This past weekend, we headed an hour and a half out of the Seoul on a white water rafting trip. Mark found a package deal to go to Naerincheon. The 72 won included the bus ride to the town, rafting, and a pension (a.k.a. small hotel room) for a night. With the help of some of our Korean co-workers, we were able to book it.

We headed out bright and early (7:30 a.m.) on Saturday morning. As we got further out of Seoul, we began to see more tree-covered mountains. This is the area we rafted, so the river we were on cut right through the middle of a bunch of these mountains. Unfortunately, I was unable to bring my camera on the raft, so these pictures of the scenery from the bus are as good as it gets.

This picture is especially terrifying. See that red crane in the middle? That was a bungee jumping lift. They bring you to the top of it and you jump down. Below you there is no mat to catch you if it breaks, just a big pile of rocks. All of decided to pass on that.

After a quick lunch, we got suited up to hit the river. They're very cautious here in Korea. We were all equipped with a life jacket and a helmet. It was illegal to remove your helmet and there was a $300 fine if you're caught without it on the river. Here's Mark ready to hit the waves. It was a constant source of amusement how small the life jacket was on him.

Here's the group of us. Mark, Billy, me and our Korean co-teachers: Ellen, Kerry, and Yuni. You can tell Yuni was freaking out in the picture. She was extremely nervous about this experience since she doesn't know how to swim.

We actually had a trained guide take us through the rapids. After a quick training session, we were off! There were a few scary parts with quicker rapids and drops, but a lot of the ride was fairly calm and relaxing. The mountains were beautiful and I've never seen such clear water! I could see all the way to the bottom of the river. This actually came in quite handy at one point when Mark's wedding ring fell off. Since we could see all the way to the bottom, Ellen was able to spot his ring glistening next to a rock. Lucky him!

Some of the most fun parts were in the calmer parts where we could jump out of the raft and swim. We also made some slides and jump offs as the water was deeper in some parts.

Near the end of the trip there was a mini waterfall with freezing cold water from the mountain. Mark sat under it, but I was already shivering so I didn't.

Then we headed to our cabin. It was a big place with a lot of rooms. Our room was small, but served its purpose for the night. Below is the only picture we remembered to take of the place.

At the cabin, the couple that owned it BBQ'd us a meal of samgyipsal (pork). Then we sat around outside, drank, talked, and enjoyed the fresh air and stars.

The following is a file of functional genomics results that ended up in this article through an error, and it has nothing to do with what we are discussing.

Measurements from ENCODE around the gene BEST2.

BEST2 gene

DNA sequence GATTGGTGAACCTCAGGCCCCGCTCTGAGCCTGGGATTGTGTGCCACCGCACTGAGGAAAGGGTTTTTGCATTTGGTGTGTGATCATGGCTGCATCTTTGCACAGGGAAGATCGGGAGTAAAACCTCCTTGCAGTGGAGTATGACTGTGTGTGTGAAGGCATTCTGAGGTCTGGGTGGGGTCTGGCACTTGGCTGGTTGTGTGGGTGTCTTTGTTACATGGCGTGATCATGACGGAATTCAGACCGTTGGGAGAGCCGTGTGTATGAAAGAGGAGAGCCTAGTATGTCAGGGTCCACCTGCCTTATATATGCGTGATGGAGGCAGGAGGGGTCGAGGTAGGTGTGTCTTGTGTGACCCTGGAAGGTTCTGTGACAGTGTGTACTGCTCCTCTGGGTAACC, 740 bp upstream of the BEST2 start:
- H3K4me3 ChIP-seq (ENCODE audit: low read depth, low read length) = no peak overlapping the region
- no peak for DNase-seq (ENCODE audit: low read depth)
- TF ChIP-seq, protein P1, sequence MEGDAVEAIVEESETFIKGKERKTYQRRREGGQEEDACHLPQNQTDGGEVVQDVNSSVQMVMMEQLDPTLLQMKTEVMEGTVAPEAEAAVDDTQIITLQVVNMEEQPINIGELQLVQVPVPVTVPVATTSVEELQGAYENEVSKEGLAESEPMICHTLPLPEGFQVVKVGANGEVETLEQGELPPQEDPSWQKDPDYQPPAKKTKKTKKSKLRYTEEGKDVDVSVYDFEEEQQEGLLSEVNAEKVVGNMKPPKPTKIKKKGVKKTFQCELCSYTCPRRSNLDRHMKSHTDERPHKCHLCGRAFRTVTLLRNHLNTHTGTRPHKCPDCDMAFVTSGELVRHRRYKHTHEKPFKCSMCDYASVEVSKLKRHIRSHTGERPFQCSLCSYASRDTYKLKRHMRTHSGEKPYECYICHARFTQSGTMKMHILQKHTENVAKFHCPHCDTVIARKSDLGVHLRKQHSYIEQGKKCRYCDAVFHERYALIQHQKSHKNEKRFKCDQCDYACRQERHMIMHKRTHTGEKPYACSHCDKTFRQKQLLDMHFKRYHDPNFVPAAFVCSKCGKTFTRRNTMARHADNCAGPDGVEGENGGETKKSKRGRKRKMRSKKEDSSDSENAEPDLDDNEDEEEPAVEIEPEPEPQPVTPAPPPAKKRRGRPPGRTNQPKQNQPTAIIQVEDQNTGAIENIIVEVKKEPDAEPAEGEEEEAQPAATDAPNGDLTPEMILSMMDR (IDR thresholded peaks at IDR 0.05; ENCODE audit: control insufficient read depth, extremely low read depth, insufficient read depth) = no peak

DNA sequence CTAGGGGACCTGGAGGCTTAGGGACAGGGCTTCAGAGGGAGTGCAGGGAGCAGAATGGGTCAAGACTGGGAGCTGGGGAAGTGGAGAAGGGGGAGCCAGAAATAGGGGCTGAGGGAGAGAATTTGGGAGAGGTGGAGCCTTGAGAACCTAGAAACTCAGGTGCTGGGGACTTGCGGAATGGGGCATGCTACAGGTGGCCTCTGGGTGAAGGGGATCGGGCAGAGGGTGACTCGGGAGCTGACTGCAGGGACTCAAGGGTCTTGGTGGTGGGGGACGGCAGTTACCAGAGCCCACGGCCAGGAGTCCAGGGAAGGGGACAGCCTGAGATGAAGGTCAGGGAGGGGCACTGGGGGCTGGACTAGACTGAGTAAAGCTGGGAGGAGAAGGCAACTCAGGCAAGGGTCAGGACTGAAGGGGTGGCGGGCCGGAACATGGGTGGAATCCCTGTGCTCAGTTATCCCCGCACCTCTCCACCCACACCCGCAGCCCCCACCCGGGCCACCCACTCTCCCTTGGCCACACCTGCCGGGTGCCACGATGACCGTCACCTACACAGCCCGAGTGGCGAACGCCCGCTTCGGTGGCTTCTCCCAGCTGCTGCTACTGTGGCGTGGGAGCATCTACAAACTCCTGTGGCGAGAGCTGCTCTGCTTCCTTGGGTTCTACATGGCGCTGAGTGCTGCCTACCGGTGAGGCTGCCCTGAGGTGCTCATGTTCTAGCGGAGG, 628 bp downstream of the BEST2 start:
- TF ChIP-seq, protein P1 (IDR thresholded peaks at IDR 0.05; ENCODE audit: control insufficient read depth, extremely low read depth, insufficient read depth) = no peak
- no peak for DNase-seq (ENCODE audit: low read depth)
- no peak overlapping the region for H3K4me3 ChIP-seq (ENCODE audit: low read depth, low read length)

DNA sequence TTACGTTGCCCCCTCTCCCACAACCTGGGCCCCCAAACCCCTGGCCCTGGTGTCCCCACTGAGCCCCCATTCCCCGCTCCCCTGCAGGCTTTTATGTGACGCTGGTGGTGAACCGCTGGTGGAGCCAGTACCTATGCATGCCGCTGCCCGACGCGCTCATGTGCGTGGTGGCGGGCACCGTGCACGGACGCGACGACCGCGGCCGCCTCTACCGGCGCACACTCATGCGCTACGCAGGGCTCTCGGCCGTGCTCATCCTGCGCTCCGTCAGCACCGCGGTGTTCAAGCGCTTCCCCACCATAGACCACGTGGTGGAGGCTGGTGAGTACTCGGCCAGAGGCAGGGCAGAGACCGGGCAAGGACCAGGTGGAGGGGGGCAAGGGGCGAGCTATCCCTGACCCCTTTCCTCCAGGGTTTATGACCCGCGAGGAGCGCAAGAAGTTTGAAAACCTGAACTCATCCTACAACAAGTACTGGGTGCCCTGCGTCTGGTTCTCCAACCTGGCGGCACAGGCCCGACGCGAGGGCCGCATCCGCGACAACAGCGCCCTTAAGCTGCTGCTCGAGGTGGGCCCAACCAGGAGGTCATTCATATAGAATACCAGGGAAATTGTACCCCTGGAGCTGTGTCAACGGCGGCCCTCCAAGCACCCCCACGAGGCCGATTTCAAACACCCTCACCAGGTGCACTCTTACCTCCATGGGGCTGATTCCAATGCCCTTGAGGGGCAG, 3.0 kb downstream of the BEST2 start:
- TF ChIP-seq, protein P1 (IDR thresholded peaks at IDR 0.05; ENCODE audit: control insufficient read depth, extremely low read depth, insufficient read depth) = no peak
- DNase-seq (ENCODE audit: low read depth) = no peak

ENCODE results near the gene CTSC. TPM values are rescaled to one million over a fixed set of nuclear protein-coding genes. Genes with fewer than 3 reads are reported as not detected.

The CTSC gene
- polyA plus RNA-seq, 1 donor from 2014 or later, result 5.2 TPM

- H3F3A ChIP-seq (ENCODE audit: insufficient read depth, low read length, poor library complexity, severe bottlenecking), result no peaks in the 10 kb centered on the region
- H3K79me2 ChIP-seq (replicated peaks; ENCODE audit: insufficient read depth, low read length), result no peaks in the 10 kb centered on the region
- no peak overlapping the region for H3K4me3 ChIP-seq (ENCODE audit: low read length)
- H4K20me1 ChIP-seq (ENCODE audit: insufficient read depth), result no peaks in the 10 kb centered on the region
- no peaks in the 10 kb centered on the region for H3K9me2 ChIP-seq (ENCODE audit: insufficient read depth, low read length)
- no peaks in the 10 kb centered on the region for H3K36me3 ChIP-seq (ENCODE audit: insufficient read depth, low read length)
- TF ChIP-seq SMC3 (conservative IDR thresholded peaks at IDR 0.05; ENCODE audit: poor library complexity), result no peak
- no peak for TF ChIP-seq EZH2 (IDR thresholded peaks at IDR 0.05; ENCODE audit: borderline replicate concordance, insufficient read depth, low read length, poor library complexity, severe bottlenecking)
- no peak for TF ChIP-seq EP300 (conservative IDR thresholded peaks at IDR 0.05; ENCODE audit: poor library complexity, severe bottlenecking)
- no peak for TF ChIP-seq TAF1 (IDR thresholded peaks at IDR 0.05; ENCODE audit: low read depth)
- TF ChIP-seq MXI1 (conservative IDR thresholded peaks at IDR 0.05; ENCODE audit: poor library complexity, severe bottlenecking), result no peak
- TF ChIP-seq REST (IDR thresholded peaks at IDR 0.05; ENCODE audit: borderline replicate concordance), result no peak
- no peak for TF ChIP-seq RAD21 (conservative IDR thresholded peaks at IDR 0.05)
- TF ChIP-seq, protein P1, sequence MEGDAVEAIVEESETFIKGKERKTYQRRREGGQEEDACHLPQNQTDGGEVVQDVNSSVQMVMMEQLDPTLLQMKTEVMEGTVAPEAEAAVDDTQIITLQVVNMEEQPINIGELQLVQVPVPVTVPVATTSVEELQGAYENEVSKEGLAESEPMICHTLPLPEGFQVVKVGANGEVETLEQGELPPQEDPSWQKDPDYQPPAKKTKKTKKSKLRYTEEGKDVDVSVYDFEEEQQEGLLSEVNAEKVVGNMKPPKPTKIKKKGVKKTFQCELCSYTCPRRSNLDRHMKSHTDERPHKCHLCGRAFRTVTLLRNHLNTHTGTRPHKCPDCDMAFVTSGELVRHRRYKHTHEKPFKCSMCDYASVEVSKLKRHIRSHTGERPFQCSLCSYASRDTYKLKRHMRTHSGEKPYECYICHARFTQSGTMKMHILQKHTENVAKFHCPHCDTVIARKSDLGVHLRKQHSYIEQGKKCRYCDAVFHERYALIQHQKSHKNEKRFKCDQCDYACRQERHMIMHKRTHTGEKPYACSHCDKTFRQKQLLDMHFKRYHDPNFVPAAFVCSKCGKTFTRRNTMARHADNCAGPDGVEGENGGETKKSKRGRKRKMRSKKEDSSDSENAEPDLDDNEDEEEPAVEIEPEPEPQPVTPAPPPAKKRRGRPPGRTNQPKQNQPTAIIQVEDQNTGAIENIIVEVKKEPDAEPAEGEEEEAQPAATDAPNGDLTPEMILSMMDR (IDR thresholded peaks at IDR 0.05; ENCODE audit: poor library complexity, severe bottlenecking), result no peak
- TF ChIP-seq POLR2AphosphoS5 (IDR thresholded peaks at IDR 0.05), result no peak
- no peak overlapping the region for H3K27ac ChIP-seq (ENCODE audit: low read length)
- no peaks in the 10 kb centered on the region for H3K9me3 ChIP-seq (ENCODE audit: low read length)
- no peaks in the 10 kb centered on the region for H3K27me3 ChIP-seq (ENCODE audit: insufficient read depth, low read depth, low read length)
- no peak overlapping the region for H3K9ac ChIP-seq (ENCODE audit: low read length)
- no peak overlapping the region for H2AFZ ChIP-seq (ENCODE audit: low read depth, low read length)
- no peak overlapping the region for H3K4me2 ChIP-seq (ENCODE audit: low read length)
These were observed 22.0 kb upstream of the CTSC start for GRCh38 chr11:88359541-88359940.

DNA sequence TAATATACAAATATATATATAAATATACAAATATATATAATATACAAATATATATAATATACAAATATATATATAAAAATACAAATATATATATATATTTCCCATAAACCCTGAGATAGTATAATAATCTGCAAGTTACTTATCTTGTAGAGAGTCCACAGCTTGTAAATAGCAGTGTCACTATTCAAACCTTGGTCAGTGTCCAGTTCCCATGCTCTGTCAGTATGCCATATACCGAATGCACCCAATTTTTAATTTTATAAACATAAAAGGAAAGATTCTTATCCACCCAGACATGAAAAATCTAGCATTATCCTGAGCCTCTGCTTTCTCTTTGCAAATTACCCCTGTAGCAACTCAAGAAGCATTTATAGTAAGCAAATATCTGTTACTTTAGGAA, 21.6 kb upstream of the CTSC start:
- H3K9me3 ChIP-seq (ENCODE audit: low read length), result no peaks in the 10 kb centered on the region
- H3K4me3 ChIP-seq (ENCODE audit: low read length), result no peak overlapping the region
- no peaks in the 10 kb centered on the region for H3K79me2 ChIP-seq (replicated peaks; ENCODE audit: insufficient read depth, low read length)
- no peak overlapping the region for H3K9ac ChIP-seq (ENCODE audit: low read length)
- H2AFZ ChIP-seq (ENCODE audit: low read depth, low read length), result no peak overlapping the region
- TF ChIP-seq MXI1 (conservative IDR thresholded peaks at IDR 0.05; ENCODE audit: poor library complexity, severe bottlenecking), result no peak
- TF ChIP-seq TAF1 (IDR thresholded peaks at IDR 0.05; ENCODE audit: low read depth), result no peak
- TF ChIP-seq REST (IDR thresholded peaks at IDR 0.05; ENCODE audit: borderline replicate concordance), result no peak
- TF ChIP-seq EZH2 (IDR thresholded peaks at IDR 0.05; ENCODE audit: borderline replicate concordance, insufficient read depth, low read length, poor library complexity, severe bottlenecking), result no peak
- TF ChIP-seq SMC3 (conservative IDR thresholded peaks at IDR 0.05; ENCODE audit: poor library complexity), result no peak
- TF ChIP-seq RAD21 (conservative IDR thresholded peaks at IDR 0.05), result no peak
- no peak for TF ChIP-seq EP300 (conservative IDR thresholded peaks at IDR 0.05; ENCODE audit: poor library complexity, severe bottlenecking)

It was such a fun trip! Who would have ever thought that my first time white water rafting would be in Korea!

Wine night and Jump

K: Last weekend was Mark's birthday weekend so I planned a special weekend. On Friday night, we headed to Gagnam to a wine bar. The place was really nice and called "Sideways," like the movie. We chose a California blend and a cheese plate. Wine and (good) cheese are two things we've had to cut back on since coming to Korea, so it was a nice treat for us.

It was a nice night, so we sat out on the patio overlooking the little road. And as we were enjoying some nice conversation, our wine, and some appetizers, we noticed a shadow in front of us. Can you tell what this gentleman is doing? Yes, he's definitely peeing right there along the somewhat busy road. Public urination seems to be completely normal in this country. I've grown accustomed to seeing full grown men standing along crowded intersections taking care of business. Not one of my favorite things in this country, but I suppose it could be worse.

The next day, Mark and I had a full day. We got up early and went to breakfast. Then we went to Insadong to sightsee and enjoy the weather. Finally, I had gotten Mark tickets to see Jump for his birthday. It is billed as a comic martial arts performance. It is similar to Nanta (which we saw with Mark's parents) as there is audience participation and almost no speaking. Nanta revolved around some chefs preparing for a wedding, while Jump was about a crazy family who was very good at martial arts. We enjoyed the show, but thought Nanta was a better show. While the actors and actresses did some acrobatics, we were expecting better martial arts performances.

Here's Mark perfecting his martial arts moves before the show... Mark was actually a bit nervous that he'd be pulled up on stage, but was relieved when they picked on a Frenchman instead.